Personal Life🎨

In her free time, Jordan enjoys painting, hiking, thrifting, swimming, playing with her daughter and helping her with her speech therapy. She also enjoys volunteering, and she volunteers through mentoring SFSU alumni and at Clovis Unified special education. As for side projects, Jordan enjoys, “Assisting friends/social media followers in selection of properties, or potential homes from an engineer’s point of view reviewing general plan information, infrastructure information, etc. [and] mentoring and inspiring young women to have their voices heard.”


To conclude our interview, we asked Jordan a couple more final questions, the first being, why do you love your job in STEAM? Jordan responded, “ I get to be a part of something positive you can see. You can drive by it and say I did that, all while protecting the environment and advancing green infrastructure.” Then, we asked her if she ever faced any challenges or set-backs along her STEAM path. Wolf said that she was “was consistently told I wouldn’t make it as an engineer. I wasn’t the top student, I wasn’t the smartest, I was a woman in engineering, and young. Not allowing the assumptions of the people around me to unmotivated me.” and that “Finding home/work life balance as a single mom to a special needs’ kiddo.” also proved to be challenging at times. Jordan also wanted to share with us two questions that her corporate parent company, Ferrovial Engineering, had asked her and she though were insightful (and we do too!)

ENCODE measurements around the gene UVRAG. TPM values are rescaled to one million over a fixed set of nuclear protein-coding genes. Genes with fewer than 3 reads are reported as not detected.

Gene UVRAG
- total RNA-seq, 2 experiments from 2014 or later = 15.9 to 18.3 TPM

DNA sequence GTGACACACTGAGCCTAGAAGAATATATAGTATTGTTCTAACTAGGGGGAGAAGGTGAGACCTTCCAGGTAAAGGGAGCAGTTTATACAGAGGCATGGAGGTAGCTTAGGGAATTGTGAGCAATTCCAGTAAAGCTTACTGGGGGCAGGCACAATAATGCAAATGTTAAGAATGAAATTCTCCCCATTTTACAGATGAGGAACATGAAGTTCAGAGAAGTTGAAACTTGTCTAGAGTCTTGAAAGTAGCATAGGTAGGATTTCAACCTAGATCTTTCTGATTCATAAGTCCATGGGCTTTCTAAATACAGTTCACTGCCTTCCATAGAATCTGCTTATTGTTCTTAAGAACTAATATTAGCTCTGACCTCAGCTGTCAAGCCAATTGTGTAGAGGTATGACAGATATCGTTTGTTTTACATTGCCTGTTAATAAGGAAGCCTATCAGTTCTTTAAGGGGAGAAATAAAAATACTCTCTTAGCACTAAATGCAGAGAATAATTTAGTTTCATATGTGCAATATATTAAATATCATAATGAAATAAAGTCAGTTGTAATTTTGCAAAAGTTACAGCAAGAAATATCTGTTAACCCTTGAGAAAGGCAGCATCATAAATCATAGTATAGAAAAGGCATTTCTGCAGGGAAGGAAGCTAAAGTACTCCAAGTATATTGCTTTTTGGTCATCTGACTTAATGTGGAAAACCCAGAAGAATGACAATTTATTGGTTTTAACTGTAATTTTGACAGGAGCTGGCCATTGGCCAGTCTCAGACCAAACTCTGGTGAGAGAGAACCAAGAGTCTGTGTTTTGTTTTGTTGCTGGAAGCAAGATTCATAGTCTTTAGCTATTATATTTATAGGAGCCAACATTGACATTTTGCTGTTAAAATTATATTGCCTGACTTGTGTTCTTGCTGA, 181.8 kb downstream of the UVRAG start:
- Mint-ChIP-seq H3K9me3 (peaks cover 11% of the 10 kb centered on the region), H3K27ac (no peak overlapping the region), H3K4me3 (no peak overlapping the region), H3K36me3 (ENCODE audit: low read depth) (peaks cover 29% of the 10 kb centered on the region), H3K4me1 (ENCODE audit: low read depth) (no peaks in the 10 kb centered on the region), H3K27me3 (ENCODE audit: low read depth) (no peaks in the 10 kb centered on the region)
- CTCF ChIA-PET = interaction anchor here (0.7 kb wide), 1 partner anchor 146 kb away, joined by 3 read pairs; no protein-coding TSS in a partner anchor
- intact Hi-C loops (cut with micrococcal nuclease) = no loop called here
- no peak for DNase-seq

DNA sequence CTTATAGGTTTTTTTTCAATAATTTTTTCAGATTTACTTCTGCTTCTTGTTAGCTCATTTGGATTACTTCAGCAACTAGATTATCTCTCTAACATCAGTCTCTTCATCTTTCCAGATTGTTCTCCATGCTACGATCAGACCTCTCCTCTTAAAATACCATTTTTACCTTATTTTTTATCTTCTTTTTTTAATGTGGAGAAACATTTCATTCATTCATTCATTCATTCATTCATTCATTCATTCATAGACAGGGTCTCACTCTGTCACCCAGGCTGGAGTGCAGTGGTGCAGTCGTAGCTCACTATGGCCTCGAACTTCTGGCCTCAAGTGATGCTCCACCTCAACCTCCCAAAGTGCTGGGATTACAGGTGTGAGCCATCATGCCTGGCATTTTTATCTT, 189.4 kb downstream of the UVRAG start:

1. What advice do you have for young girls who want to study engineering?
  • “Keep moving forward no matter how hard it gets and don’t allow the nay-sayers to rent any space in your head. You don’t need straight As, you don’t need to be the smartest, you only need to be the one willing to learn, to grow, and the one that never gives up. In the end, all that hard work is worth it to see something you helped design come to life.”

2. Why should young girls study engineering or STEM-related fields?

  • “Women deserve a seat at the table and currently there are not enough women at it. Women are inherently good at critical thinking, multi-tasking, and have an attention to detail that is vital to engineering and STEM related industries. Engineering is a great career that is stable, profitable, satisfying, and necessary for our society to function. A career in engineering not only benefits the girl, but also her family, her community and the world. Girls deserve to be a part of changing the world, and future generations deserve a world built jointly by men and women.”




✨We Can is a student-lead publication organization amplifying the voices of women in STEAM